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And it came to pass, as He Went into the house of one of the chief Pharisees to eat bread on the sabbath-day, that they watched Him. And behold, there was a certain man before Him which had the dropsy, etc.
Q. YOU have already told me, in the explanation of a former miracle, what is figured and represented by the sabbath-day, and why, on account of that representation, the blessed Jesus worked so many of His miracles on that day, Can you now tell me what is here to be understood by a certain man which had the dropsy?
A. According to the letter of the history, by a certain man who had a dropsy, is meant one who was afflicted with a bodily distemper called by that name, and consisting in a super-abundance of water formed in different parts of the body; but according to the spiritual sense contained in this, as in the other miracles which the lord worked, by a certain man who had a dropsy, is figured the state of the Jewish church at that period, in its perversion of all heavenly good and truth, and particularly in this perversion, that natural knowledge had gained the ascendancy over spiritual, and that thus all spiritual life of love and charity was in danger of being destroyed by the superabundance of mere natural speculation and thought. For such is the correspondence between the natural distemper called the dropsy, and the spiritual perversion of heavenly good and truth here referred to, all the difference between them consisting in this, that the natural distemper is occasioned by a superfluity of natural water, whereas the perversion has its rise in a superfluity of what is signified and represented by water, namely. natural truth; in other words, truth apprehended naturally, and not spiritually. It is said of the above man who had the dropsy, that he was before him (Jesus), denoting, according to the spiritual idea, that the above perversion of all heavenly good and truth in the Jewish church at that period was under divine inspection, being both seen and noted by the divine wisdom.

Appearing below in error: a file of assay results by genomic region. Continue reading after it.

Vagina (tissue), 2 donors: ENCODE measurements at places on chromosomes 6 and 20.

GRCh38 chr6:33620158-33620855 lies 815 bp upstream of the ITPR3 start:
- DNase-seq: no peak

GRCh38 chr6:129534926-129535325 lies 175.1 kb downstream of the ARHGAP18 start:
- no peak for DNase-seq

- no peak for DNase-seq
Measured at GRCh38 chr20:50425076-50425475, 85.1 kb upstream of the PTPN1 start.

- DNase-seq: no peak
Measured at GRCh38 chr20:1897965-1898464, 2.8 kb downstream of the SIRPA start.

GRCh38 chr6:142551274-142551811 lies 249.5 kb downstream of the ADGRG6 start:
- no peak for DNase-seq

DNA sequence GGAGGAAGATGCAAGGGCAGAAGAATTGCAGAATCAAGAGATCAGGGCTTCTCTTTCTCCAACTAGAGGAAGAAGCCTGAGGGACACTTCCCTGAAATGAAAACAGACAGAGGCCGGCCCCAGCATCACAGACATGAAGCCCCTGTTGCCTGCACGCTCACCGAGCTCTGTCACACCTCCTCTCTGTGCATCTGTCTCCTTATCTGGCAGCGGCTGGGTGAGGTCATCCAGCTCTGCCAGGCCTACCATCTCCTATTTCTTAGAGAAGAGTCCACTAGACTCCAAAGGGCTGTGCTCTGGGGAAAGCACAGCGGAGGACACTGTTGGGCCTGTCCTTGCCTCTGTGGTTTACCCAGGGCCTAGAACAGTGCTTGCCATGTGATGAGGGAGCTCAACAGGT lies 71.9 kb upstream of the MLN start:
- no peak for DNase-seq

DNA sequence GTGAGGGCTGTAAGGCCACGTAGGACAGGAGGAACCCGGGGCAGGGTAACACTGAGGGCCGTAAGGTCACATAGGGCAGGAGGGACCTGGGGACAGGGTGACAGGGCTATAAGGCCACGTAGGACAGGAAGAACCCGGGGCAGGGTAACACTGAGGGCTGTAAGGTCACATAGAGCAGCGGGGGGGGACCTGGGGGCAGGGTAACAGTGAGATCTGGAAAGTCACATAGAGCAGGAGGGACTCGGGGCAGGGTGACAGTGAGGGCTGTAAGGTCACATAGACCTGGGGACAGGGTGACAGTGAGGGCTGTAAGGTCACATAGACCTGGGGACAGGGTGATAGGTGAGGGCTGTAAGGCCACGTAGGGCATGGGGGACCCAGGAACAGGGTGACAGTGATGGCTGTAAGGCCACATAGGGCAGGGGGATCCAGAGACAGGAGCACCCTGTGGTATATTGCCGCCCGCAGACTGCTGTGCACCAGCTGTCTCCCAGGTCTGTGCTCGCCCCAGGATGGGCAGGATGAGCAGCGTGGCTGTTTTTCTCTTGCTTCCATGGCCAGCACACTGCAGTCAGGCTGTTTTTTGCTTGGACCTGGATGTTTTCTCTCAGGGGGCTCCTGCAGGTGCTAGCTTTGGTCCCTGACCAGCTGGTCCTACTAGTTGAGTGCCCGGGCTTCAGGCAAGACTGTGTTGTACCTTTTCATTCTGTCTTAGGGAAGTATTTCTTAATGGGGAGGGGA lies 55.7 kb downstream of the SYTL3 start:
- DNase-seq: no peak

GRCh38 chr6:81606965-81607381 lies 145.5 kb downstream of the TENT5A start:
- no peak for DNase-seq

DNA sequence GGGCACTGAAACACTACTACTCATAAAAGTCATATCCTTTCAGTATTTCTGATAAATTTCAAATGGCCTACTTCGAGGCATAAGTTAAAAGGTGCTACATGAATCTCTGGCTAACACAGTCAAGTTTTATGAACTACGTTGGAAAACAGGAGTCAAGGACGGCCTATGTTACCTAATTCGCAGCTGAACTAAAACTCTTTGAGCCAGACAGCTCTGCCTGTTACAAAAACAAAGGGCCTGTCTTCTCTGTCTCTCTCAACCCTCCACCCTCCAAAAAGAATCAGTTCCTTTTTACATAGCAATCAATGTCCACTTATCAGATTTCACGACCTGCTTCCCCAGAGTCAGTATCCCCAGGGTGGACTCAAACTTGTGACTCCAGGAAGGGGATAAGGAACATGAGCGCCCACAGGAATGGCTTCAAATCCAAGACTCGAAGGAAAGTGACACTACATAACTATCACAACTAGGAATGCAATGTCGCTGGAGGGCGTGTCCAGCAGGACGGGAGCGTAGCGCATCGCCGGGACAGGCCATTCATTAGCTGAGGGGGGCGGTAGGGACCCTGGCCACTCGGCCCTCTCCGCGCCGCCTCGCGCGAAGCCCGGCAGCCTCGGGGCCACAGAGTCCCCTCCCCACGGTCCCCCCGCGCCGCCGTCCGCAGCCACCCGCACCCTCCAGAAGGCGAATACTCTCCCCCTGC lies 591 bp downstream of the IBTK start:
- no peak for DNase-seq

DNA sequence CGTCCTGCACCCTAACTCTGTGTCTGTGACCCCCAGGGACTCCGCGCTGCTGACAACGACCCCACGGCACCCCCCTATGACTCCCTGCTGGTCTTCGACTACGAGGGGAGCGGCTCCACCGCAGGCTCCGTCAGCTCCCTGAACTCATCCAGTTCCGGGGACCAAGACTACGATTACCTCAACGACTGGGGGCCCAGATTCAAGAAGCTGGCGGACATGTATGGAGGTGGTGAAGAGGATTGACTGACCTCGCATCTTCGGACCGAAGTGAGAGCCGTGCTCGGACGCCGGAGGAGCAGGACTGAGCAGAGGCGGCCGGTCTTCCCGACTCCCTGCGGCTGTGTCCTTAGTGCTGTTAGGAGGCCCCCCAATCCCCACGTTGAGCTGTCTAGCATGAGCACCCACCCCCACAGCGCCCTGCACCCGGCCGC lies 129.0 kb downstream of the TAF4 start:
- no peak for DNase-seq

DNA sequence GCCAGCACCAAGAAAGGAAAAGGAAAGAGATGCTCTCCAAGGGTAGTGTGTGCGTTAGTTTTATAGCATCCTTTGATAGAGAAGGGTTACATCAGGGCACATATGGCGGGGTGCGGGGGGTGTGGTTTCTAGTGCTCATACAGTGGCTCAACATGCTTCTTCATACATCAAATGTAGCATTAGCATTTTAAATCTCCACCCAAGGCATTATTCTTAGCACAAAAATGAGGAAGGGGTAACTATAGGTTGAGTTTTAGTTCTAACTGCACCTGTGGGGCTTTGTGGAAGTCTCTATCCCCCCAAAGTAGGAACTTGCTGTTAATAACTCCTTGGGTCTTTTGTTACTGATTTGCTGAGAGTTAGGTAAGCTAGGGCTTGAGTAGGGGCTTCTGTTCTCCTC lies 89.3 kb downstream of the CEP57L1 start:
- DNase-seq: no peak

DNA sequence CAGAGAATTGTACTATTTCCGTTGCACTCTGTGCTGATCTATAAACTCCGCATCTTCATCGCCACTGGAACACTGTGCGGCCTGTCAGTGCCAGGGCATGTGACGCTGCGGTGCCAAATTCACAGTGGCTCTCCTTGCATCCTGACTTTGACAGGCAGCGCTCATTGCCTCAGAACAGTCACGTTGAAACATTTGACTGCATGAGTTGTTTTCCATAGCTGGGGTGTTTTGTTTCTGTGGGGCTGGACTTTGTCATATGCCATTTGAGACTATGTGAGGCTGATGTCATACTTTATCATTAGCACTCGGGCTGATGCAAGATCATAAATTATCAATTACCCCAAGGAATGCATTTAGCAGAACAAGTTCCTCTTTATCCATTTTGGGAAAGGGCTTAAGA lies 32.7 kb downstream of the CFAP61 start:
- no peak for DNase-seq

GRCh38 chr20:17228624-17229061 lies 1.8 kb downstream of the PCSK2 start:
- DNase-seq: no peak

Q. But it is written on this occasion, that Jesus answering, spoke to the lawyers and Pharisees, saying, Is it lawful to heal on the sabbath-day? — what do you conceive to be the force and meaning of the question here proposed by the blessed Jesus to the lawyers and Pharisees?
A. By this interesting question it would appear to be the lord's intention to call the lawyers and Pharisees, and through them all succeeding generations of mankind, to the very important consideration of the sabbath-day, both as to what it is in itself, as to what it figures and represents, and further as to the duties which it requires, that so it might be discovered, agreeable to what was shown in explaining a former miracle, that the sabbath is in itself most holy, as being representative of the divine and heavenly marriage of good and truth, and that therefore the duties which it requires are all such acts of mercy, of charity, of instruction, and of piety, etc. etc. as have a tendency to rescue man from the dominion of the powers of darkness and the influence of selfish and worldly love, that he may be at liberty to pursue and regain his lost life and happiness in the love and favour of His heavenly father.
Q. Can you see any reason then why the blessed Jesus, without waiting for an answer to His question, immediately took the man, and healed him, and let him go?
A. It was not necessary for the blessed Jesus to be determined by the opinions of men as to the propriety of his own conduct, and therefore, without waiting to know the sentiments of the lawyers and Pharisees on the occasion, He gives the best possible answer Himself to His own question, by manifesting His mercy and omnipotence in the removal of bodily disease, proving thus that it was lawful to heal on the sabbath-day, because that the Son of Man is lord also of the sabbath.